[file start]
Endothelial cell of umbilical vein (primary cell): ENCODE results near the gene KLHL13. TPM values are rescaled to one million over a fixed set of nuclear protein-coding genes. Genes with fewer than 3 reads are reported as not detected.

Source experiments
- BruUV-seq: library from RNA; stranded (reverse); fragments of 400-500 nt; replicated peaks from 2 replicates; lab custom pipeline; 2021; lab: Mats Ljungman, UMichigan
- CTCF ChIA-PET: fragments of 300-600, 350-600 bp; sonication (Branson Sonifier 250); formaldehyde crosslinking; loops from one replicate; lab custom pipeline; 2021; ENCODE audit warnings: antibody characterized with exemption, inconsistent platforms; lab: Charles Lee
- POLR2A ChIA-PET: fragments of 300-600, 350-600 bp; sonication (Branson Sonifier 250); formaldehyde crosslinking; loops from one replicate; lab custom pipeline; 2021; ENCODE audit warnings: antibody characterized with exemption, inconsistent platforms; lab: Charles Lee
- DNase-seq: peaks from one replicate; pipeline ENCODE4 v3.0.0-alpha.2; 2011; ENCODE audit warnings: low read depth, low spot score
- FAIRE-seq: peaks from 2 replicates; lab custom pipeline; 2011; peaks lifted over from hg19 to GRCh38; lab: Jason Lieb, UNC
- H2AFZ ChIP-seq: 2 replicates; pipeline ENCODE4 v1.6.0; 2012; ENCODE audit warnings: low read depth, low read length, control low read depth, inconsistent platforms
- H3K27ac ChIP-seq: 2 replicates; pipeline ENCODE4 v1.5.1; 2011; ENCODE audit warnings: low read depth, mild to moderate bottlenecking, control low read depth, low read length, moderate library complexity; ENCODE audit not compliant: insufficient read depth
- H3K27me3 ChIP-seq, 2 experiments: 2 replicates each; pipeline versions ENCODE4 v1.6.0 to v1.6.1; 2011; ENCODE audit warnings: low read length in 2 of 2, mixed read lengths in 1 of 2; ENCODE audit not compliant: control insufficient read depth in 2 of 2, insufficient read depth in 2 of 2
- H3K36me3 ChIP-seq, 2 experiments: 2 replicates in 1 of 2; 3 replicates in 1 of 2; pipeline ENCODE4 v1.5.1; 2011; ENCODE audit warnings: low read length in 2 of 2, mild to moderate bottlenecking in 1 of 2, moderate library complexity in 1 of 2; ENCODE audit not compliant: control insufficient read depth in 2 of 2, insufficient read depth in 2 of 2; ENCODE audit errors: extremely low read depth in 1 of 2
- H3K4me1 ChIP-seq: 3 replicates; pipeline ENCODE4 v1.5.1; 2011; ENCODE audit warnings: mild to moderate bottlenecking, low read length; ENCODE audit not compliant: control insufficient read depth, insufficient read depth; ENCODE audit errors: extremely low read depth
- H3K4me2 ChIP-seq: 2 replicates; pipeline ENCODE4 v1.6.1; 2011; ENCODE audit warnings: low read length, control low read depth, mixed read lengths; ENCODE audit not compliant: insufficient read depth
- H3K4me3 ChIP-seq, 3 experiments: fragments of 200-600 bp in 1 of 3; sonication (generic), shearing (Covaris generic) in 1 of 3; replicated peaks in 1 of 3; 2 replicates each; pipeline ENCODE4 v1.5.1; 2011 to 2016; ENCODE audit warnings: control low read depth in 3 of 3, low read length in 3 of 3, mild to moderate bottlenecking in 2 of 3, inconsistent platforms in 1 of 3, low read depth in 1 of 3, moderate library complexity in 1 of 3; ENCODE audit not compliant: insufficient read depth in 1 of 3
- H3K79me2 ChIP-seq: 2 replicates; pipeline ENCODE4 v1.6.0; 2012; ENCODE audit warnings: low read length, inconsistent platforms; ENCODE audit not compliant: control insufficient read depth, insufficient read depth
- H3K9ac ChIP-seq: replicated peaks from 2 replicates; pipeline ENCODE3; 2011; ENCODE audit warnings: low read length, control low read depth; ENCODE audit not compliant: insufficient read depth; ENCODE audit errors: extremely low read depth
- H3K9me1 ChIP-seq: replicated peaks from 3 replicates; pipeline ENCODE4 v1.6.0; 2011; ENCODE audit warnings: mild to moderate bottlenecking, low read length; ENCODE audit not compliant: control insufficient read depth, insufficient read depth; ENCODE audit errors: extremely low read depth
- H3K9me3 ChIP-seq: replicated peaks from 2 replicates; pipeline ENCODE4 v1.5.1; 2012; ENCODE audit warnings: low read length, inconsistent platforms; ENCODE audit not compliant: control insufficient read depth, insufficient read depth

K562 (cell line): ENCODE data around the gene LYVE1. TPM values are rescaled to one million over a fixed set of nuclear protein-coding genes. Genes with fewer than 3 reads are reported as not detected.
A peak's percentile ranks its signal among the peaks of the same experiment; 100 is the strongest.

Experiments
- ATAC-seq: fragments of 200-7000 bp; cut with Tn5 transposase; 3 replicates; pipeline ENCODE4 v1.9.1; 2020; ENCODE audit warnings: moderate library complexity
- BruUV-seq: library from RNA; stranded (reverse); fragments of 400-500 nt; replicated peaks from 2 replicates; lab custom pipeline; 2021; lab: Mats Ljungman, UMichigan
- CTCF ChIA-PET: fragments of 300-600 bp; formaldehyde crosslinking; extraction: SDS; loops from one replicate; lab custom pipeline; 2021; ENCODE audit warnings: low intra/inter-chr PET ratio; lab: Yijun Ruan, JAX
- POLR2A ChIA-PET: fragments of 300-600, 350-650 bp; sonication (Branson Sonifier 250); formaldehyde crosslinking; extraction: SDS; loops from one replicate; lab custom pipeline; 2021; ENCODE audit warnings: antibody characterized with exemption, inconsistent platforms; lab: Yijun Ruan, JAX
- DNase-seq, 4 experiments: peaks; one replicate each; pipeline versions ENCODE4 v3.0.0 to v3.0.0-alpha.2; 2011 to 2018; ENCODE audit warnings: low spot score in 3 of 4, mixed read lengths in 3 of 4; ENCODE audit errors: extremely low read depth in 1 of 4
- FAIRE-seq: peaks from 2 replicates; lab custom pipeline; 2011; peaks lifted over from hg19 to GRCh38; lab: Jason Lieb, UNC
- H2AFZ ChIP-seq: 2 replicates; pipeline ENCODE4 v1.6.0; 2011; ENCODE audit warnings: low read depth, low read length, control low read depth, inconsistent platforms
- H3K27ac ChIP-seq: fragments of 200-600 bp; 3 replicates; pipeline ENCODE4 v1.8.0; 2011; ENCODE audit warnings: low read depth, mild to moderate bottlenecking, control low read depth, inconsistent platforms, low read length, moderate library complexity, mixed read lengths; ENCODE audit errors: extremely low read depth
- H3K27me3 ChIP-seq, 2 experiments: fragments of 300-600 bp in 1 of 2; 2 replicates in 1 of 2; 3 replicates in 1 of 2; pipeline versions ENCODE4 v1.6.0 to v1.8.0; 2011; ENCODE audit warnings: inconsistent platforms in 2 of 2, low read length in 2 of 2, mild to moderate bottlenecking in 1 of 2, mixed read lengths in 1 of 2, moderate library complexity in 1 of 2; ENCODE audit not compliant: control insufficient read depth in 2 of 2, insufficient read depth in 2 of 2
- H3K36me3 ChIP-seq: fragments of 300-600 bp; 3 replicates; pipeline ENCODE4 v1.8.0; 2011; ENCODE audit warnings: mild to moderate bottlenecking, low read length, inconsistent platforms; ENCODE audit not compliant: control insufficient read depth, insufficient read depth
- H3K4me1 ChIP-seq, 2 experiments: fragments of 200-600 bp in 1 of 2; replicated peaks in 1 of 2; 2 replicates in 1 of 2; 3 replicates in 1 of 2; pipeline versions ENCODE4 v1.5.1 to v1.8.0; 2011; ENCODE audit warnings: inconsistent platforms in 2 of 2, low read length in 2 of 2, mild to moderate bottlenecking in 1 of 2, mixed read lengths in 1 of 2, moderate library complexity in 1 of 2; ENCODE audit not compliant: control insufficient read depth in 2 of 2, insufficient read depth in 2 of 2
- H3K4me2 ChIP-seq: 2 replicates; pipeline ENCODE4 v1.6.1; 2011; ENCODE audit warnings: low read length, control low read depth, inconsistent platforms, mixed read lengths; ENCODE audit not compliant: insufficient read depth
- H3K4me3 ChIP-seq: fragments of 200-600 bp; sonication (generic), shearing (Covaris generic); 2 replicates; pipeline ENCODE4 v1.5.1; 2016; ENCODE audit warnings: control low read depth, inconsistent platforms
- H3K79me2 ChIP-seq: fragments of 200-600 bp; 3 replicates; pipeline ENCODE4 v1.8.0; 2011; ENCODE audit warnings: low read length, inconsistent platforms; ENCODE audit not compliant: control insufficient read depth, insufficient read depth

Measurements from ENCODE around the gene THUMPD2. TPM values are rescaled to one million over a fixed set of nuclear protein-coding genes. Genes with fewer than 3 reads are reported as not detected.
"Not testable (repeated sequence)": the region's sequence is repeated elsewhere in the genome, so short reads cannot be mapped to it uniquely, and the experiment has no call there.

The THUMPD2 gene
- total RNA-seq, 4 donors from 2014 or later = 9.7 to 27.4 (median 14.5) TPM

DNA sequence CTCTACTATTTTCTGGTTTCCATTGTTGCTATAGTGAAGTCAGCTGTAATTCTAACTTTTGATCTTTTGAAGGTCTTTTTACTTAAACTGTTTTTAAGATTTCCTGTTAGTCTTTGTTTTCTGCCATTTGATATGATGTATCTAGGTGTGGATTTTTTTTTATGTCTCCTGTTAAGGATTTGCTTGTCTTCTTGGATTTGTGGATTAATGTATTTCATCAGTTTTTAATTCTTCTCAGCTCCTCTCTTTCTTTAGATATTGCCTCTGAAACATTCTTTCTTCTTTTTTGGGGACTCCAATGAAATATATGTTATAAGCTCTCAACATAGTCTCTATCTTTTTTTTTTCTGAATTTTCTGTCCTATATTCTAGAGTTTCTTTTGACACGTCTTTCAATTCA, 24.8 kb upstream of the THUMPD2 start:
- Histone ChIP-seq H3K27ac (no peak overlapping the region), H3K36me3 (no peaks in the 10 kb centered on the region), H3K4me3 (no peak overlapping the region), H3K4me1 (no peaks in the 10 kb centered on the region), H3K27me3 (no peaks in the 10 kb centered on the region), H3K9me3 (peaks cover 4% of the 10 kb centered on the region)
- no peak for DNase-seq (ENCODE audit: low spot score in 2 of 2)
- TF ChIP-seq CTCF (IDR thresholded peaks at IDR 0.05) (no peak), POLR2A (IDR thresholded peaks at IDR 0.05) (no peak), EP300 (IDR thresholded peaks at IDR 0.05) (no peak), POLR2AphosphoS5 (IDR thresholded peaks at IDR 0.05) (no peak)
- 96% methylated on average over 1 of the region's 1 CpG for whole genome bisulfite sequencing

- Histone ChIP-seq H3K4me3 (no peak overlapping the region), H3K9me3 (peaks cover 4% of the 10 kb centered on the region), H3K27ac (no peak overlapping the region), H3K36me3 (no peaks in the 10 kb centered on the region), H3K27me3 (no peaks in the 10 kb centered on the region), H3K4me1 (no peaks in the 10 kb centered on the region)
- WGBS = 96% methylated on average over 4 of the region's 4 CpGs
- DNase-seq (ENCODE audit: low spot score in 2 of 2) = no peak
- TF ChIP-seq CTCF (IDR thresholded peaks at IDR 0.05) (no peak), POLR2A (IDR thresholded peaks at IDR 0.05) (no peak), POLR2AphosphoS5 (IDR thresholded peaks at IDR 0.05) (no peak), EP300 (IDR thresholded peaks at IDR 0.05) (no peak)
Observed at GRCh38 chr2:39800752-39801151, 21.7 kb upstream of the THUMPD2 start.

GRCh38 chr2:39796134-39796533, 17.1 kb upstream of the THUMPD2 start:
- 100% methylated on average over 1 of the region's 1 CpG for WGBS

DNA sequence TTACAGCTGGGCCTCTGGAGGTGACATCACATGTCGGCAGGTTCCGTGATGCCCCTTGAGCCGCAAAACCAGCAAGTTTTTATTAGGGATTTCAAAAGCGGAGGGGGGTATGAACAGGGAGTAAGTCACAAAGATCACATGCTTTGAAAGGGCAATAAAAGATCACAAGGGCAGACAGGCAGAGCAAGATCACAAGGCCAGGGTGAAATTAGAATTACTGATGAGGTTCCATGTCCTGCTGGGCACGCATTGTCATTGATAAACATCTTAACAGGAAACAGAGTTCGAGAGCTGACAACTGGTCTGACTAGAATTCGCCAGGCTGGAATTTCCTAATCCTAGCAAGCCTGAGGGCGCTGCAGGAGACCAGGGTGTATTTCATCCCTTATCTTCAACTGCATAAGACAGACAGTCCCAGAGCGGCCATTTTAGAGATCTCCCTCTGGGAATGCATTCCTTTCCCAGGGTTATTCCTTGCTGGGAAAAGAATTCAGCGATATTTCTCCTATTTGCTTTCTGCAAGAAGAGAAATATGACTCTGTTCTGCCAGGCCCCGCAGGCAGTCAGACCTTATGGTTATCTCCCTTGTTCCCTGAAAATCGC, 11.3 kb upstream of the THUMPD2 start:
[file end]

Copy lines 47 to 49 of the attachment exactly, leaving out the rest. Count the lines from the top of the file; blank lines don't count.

- DNase-seq (ENCODE audit: low spot score in 2 of 2) = no peak
- TF ChIP-seq CTCF (IDR thresholded peaks at IDR 0.05) (no peak), POLR2A (IDR thresholded peaks at IDR 0.05) (no peak), POLR2AphosphoS5 (IDR thresholded peaks at IDR 0.05) (no peak), EP300 (IDR thresholded peaks at IDR 0.05) (no peak)
Observed at GRCh38 chr2:39800752-39801151, 21.7 kb upstream of the THUMPD2 start.